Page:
Loos, Anita, 1893-1981

Alternative names
Dates:
Birth 1894-04-26
Death 1981-08-18
Americans
English

Biographical notes:

Anita Loos, screenwriter and novelist, was born on April 26, 1893, in Sisson, CA, the daughter of R. Beers and Minnie Ellen Loos. Miss Loos wrote the subtitles for D. W. Griffith's film, Intolerance, in 1916. Her best known work is Gentlemen Prefer Blondes. She died on August 18, 1981, at the age of 93.

From the guide to the Anita Loos papers, 1917-1981, (The New York Public Library. Billy Rose Theatre Division.)

American author and screenwriter.

From the description of Anita Loos collection, 1926-1975. (Boston University). WorldCat record id: 70923044

American author.

From the description of Gentlemen prefer blondes : autograph notes and early drafts for the novel signed : [n.p.], ca. 1920. (Morgan Library & Museum). WorldCat record id: 78867324

Writer; interviewee married John Emerson.

From the description of Reminiscences of Anita Loos : oral history, 1971. (Columbia University In the City of New York). WorldCat record id: 309726890

From the description of Reminiscences of Anita Loos : oral history, 1959. (Columbia University In the City of New York). WorldCat record id: 122597529

From the description of Reminiscences of Anita Loos : oral history, 1974. (Columbia University In the City of New York). WorldCat record id: 309726907

Screenwriter, playwright, novelist, and child actress Corinne Anita Loos was born in Sissons (now Mount Shasta), California on April 26, 1893. In 1912, she began her career as a screenwriter at D.W. Griffith’s Biograph Company, where she wrote over 100 scenarios. She married and divorced her first husband, Frank Pallma, Jr. in 1915 and was remarried to director, producer and writer John Emerson in 1920 until his death in 1956. Between 1916 and 1917, Loos formed a unit within the Biograph Company, with Emerson and actor Douglas Fairbanks, collaborating on ten films. She continued to collaborate with Emerson as a co-writer from 1916 to 1934 and as a co-producer beginning in 1919. Between 1916 and 1925, Loos worked extensively with silent film stars Norma and Constance “Dutch” Talmadge, and became close friends with their family, including their sister, Natalie Talmadge (wife of Buster Keaton), and their mother, Margaret “Peg” Talmadge. In 1919, Loos left the Griffith studio to go to New York with Emerson and work for the Famous Players-Lasky Corporation . It was during this time that she wrote the bestselling novel, Gentlemen prefer blondes: the illuminating diary of a professional lady (1925). Loos returned to Hollywood in 1932 to work as a screenwriter for MGM, before returning to New York in 1943 to write and adapt scripts for the stage. In 1949, she adapted Gentlemen prefer blondes: the illuminating diary of a professional lady with playwright Joseph Fields, and it was later popularized in the film version of the stage musical starring Marilyn Monroe (1953). Loos died in New York City on August 18, 1981.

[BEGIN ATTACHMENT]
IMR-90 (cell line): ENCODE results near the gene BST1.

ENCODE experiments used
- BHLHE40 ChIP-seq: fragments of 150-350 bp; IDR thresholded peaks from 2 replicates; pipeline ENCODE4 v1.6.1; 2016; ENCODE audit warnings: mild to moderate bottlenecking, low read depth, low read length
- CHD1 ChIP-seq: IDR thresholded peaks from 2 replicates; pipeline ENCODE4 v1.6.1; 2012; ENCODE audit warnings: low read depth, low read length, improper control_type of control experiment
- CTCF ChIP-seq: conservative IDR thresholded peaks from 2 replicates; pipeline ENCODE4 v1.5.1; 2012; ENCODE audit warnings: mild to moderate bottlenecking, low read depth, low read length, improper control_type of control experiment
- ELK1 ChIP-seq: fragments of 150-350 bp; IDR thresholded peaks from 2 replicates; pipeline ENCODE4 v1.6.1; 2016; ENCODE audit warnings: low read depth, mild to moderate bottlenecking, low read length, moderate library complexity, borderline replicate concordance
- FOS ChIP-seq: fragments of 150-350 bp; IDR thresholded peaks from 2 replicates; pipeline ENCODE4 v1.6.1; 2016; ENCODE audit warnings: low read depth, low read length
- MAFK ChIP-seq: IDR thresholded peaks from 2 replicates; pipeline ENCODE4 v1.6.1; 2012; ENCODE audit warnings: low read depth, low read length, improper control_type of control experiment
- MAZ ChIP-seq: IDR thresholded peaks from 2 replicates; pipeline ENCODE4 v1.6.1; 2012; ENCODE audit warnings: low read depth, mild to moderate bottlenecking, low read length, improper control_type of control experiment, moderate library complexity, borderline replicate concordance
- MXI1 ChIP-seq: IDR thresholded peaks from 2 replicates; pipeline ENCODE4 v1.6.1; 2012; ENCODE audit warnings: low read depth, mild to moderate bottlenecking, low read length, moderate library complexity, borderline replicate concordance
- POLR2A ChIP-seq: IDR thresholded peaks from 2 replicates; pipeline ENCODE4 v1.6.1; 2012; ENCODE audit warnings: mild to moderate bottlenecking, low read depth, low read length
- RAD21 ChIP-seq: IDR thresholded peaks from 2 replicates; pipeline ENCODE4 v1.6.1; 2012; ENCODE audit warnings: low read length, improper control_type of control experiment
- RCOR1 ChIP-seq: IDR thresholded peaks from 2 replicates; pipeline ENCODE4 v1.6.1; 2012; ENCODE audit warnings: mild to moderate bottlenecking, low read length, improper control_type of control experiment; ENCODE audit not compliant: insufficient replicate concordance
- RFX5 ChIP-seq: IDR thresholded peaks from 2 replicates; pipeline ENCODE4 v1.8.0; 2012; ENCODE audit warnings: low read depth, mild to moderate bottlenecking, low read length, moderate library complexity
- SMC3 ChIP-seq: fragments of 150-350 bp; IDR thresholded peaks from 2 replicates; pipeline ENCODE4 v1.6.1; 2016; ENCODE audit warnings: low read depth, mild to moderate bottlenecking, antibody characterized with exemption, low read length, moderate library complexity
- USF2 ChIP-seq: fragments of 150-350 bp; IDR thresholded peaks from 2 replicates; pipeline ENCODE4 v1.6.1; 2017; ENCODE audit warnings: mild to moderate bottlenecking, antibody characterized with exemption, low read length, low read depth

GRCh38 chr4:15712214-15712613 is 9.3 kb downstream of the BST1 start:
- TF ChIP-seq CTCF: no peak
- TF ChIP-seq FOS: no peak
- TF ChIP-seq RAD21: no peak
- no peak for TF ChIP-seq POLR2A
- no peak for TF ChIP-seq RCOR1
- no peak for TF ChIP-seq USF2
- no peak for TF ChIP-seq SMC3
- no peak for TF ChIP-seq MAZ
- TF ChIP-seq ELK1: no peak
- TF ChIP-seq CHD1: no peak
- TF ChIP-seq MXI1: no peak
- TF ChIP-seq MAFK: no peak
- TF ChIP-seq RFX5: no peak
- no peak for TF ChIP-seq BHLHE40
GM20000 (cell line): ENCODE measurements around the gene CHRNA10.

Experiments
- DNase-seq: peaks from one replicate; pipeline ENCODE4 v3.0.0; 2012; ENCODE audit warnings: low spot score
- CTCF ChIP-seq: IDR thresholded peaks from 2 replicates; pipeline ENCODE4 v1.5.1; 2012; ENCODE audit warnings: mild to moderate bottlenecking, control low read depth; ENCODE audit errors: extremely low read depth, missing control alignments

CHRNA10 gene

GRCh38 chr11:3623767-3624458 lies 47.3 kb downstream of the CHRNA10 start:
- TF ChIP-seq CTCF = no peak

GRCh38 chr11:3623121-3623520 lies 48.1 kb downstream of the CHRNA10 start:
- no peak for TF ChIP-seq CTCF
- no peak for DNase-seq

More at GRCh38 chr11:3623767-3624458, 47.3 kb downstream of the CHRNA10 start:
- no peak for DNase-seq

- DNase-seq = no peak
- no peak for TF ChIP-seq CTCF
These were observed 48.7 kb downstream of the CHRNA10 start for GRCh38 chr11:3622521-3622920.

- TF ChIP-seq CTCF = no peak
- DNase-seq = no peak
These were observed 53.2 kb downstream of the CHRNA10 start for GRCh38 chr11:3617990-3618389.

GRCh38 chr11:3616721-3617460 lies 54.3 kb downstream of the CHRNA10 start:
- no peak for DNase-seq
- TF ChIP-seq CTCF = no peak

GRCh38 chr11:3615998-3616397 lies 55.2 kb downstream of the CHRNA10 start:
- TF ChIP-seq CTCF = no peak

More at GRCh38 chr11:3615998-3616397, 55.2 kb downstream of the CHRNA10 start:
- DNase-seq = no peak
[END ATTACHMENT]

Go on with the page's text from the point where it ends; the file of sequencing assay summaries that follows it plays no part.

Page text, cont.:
From the guide to the Anita Loos papers, 1917-1979., (Harvard Theatre Collection, Houghton Library, Harvard College Library, Harvard University)

Anita Loos, American novelist and screenwriter.

Michael Rosenauer, architect.

From the description of Anita Loos letters to Michael Rosenauer, 1928-1932. (Unknown). WorldCat record id: 78525781

Anita Loos, American novelist and screenwriter.

Michael Rosenauer, architect.

From the description of Anita Loos letters to Michael Rosenauer, 1928-1932. (Unknown). WorldCat record id: 702162809

Anita Loos, screenwriter and novelist, was born on April 26, 1893, in Sisson, CA, the daughter of R. Beers and Minnie Ellen Loos.

Miss Loos wrote the subtitles for D. W. Griffith's film, Intolerance, in 1916. Her best known work is Gentlemen Prefer Blondes. She died on August 18, 1981, at the age of 93.

From the description of Papers, 1917-1981. (New York Public Library). WorldCat record id: 122686927

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Subjects:

  • Women screenwriters
  • American literature--20th century
  • Authors--Interviews
  • Motion picture acting
  • Motion picture industry
  • Screenwriters--Archives
  • Silent films
  • Motion pictures--Production and direction
  • Prompt-book
  • Motion pictures--Censorship
  • Theater
  • Actors
  • Motion picture authorship
  • Actresses
  • Musical theater
  • Motion picture plays
  • Drama--Promptbooks and typescripts
  • Women authors--Interviews
  • Novelists, American--20th century--Archives
  • Drama (American)

Occupations:

  • Photographers
  • Women authors, American
  • Playwrights
  • Novelists
  • Screenwriters
  • Screenwriters--Manuscripts

Places:

  • United States (as recorded)
  • United States (as recorded)
  • United States (as recorded)
  • United States (as recorded)